Cyclists were celebrating as an event to show how quick you can cycle into the city centre had bikes streets ahead of cars and buses.
Commuters set off from four points around the city and attempted to get to the city first, and taking the bike was nearly 10 minutes faster than the car.
First in was Gwenda Owen, cycling in from Willows High School, who said: “I’m a properly trained cyclist and it’s knowing how to position yourself in the road. It’s really important you know how to deal with the traffic.”
Leading the way from the West was Gill Boden, who cycled in from Victoria Park in 10 minutes, and was keen to stress she was not a “professional” cyclist.
She said: “A lot of people think cycling is skinny blokes in lycra, but I’m a pensioner and I managed it easy peasey. I was carrying my shopping on the bike and wasn’t going too fast. It’s a great way to get around.”
View a map showing where the routes started from and how long it took from each one
View Cardiff commuter challenge in a larger map
Jane Davidson AM, minister for environment, sustainability and housing, who lives in Gwaelod-y-Garth, led the charge from the Cow & Snuffers pub in Llandaff North.
She said: “I know personally that when I cycle to work I can be in the city centre in half an hour, if I take the car it can take me an hour. I cycle regularly down to the Assembly and it makes you feel great.
“What we need to do is encourage more people to get on their bikes and get into cycling. We need to promote opportunities to walk and cycle.”
Stella Brown, who took a 31 minute bus ride from Victoria Park, came in last for the Western route.
She said: “It was a comfortable ride but it’s not a direct route, we had to go round via Wood Street and Westgate Street. If it was a direct route I think we would have beaten the car.”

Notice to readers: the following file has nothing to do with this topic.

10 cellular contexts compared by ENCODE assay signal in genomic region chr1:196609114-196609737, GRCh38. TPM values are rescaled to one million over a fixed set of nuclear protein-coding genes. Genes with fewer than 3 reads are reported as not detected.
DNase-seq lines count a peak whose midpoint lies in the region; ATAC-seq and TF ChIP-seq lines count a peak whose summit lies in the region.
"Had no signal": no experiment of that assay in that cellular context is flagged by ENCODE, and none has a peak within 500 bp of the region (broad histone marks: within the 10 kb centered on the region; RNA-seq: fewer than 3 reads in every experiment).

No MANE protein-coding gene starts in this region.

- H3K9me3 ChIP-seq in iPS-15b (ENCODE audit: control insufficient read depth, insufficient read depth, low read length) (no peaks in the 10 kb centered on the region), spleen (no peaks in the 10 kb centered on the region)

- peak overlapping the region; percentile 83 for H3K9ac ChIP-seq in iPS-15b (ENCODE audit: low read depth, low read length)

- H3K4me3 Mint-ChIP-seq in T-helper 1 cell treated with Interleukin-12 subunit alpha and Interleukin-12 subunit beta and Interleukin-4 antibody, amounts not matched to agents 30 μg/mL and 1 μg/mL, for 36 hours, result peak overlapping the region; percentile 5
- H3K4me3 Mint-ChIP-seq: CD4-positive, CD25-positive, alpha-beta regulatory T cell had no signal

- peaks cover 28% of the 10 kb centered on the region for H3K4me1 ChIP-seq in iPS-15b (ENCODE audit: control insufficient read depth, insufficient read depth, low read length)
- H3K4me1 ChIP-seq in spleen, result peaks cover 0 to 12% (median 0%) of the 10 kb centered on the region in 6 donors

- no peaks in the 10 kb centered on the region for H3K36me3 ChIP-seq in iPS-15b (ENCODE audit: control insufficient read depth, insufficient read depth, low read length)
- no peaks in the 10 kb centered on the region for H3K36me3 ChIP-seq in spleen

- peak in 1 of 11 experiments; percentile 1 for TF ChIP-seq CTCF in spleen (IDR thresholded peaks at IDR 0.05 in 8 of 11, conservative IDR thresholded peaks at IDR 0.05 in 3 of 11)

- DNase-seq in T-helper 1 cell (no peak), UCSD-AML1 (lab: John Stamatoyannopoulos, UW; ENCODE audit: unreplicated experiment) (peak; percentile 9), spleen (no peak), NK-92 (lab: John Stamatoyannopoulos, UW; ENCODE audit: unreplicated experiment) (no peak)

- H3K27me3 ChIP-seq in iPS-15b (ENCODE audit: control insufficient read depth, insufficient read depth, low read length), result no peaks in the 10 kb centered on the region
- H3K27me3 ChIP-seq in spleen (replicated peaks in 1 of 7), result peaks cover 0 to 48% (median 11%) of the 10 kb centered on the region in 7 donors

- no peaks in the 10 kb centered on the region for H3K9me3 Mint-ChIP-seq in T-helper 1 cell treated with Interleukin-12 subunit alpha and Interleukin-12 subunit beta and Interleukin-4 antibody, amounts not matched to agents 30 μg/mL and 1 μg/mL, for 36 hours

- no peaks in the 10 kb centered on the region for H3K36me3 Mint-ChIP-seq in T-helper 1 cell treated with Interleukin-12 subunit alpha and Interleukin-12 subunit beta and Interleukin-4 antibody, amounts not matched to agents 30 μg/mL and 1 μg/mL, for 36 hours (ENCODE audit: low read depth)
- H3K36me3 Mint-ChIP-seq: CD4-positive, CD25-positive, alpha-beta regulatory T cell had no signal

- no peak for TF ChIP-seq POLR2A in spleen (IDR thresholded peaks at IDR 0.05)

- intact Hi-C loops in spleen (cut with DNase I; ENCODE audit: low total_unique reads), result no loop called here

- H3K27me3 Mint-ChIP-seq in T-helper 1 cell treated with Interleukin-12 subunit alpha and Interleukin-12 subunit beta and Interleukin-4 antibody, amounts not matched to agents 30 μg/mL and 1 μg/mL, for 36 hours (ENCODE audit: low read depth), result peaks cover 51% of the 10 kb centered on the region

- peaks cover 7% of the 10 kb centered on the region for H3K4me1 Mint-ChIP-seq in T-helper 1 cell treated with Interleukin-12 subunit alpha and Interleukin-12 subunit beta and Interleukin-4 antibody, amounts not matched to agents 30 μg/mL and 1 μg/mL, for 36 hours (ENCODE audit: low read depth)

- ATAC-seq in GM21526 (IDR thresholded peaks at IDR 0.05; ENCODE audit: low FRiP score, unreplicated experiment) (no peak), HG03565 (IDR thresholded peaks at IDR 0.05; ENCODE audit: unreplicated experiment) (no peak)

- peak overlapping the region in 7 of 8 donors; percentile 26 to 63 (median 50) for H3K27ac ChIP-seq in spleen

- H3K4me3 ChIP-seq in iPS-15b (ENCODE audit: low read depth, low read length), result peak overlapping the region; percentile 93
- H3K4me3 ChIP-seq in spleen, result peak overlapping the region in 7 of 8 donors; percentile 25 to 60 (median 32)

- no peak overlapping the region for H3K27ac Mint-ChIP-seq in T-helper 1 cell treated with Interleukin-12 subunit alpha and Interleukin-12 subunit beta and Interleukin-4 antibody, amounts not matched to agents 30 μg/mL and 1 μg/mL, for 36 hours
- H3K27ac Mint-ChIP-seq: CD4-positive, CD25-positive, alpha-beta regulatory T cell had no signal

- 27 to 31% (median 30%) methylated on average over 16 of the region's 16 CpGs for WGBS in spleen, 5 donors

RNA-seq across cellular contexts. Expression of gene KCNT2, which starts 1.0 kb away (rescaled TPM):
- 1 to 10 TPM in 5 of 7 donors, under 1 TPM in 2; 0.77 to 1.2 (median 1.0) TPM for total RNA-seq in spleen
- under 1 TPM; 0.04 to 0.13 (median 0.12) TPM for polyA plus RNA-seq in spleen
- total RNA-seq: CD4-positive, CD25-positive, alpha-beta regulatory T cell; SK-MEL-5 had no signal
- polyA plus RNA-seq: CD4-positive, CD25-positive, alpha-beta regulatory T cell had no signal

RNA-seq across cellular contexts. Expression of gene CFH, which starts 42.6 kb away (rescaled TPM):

Iona Gordon, from Cardiff Cycling Campaign, who organised the event, was surprised at how fast the cyclists were.
She said: “I’m extremely surprised that the cyclists on the East and West routes did so well. I knew that the Taff Trail cyclists would be quick as it’s a good cycle route.
“I think there’s got to be a more deteremined focus to reduce traffic volumes and speeds in the city. I think more people would be cycling if people felt it was less challenging.
“The worst thing about the times is that it’s shown how poor our bus service is. It’s really not up to scratch.”
Councillor Delme Bowen, executive member for traffic and transport at Cardiff Council, said: “Today has illustrated what can be done by a bike. We are planning to improve the cycling infrastructure in Cardiff and make Cardiff the ideal place for cycling.
“I feel this was a bit unfair on the buses as they have to stop and set down and pick up people. Buses are very important especially to elderly people and they take the stress out of coming into the city centre.”
Cardiff Bike Week continues with a whole range of events involving two wheels over the rest of the week.
Do you cycle to work? What’s your experience of commuting into the centre of Cardiff? Let us know your thoughts below